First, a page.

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Asparagus Risotto with Goat Cheese and Herbs

Serves 4.


    Asparagus Risotto with Goat Cheese and Herbs

    Asparagus is high in folate and prebiotics (food for probiotics), replacing grains in this verdant take on risotto.


    Tip: To make this a more substantial meal, serve over cooked grains such as quinoa or millet, or pair with a protein.


    Asparagus Risotto with Goat Cheese and Herbs


    • 2 Tbsp (30 mL) extra-virgin olive oil
    • 1 onion, finely chopped
    • 2 garlic cloves, minced
    • 2 - 1 lb (450 g) bunches asparagus (white or green), tough ends removed, finely chopped into rice-sized pieces
    • 1 cup (250 mL) low-sodium vegetable stock
    • 1 cup (250 mL) mixed chopped fresh herbs such as parsley, dill, and basil
    • Zest of 1 lemon
    • 1/2 cup (125 mL) goat cheese, room temperature, crumbled
    • 1/4 tsp (1 mL) ground black pepper
    • Lemon wedges, for serving


    Per serving:

    • calories233
    • protein12g
    • fat16g
      • saturated fat7g
      • trans fat0g
    • carbohydrates16g
      • sugars7g
      • fibre6g
    • sodium192mg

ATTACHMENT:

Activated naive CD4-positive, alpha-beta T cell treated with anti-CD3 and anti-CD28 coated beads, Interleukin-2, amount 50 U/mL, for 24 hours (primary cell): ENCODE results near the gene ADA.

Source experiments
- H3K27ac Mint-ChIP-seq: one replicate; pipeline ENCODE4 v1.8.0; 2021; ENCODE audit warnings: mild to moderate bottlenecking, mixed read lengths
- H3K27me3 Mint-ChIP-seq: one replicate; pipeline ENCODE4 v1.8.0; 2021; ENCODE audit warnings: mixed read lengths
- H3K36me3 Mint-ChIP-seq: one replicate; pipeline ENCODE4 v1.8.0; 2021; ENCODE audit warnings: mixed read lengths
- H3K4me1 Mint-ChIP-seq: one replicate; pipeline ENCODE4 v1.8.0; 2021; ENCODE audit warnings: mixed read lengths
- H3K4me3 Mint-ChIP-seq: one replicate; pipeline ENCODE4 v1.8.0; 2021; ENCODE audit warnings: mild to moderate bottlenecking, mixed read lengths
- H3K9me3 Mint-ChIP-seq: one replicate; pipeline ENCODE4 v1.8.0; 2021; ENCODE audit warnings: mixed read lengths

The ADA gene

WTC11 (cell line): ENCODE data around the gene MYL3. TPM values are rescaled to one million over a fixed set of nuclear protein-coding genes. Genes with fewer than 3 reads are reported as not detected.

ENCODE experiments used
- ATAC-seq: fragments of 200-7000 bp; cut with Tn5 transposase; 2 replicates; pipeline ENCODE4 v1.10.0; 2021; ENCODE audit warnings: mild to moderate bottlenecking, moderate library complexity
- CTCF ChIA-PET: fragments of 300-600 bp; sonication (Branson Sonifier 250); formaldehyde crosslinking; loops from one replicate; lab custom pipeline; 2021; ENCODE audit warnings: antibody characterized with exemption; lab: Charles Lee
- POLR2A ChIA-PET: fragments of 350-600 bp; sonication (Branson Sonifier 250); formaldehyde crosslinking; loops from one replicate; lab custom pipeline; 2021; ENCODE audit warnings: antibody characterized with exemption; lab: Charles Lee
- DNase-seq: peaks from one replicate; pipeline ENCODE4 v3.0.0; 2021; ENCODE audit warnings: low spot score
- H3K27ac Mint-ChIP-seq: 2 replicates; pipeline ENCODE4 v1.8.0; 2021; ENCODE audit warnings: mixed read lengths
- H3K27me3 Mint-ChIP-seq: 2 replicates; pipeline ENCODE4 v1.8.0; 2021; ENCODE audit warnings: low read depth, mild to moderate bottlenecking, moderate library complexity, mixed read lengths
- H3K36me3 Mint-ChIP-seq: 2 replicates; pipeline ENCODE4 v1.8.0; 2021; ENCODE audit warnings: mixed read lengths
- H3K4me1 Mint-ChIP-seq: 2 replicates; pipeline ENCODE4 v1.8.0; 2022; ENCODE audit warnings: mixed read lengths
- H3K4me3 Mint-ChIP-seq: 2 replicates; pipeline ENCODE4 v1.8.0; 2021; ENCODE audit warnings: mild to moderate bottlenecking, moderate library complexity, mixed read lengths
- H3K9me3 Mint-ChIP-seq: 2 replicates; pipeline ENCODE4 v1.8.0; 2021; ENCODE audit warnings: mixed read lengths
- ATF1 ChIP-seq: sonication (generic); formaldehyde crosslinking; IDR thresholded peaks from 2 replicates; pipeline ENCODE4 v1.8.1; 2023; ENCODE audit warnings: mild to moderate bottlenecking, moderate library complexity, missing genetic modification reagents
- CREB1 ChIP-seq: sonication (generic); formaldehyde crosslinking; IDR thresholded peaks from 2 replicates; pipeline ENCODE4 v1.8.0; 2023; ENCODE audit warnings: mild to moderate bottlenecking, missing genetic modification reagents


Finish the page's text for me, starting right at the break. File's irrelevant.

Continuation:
In high-sided skillet, heat oil over medium. Sauteu0301 onion and garlic for 8 minutes, until softened. Increase heat to medium-high and stir in asparagus and stock. Cook, stirring often, for 5 to 8 minutes, until asparagus is tender.


    Remove from heat and stir in herbs, lemon zest, goat cheese, and pepper. Serve immediately with lemon wedges.



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    B12-rich mussels are a very good and economical source of protein and iron. Steamed mussels are a classic way to enjoy seafood—and so is this rich, aromatic broth of tomato, fennel, and saffron. Be sure to allow saffron to fully infuse to get the full flavour benefit, and finish off the dish with the fragrant fennel fronds. Sustainability status Farmed mussels are considered highly sustainable due to their low impacts on the environment. They are easy to harvest, require no fertilizer or fresh water, and don’t need to be fed externally, as they get all their nutritional requirements from their marine environment. Mussel prep Selection: Look for mussels with shiny, tightly closed shells that smell of the sea. If shells are slightly open, give them a tap. Live mussels will close immediately. Storage: Keep mussels in the fridge in a shallow pan laid on top of ice. Keep them out of water and cover with a damp cloth. Ideally, consume on the day you buy them, but within two days. They need to breathe, so never keep them in a sealed plastic bag. Cleanup: In addition to being sustainable, farmed mussels tend to require less cleaning than wild mussels. Most of the fibrous “beards” that mussels use to grip solid surfaces will have been removed before sale. But if a few remain, they’re easily dispatched: grasp the beard with your thumb and forefinger and pull it toward the hinge of the mussel and give it a tug. Afterward, give mussels a quick rinse and scrub away any areas of mud or seaweed, which, with farmed mussels, will require minimal work.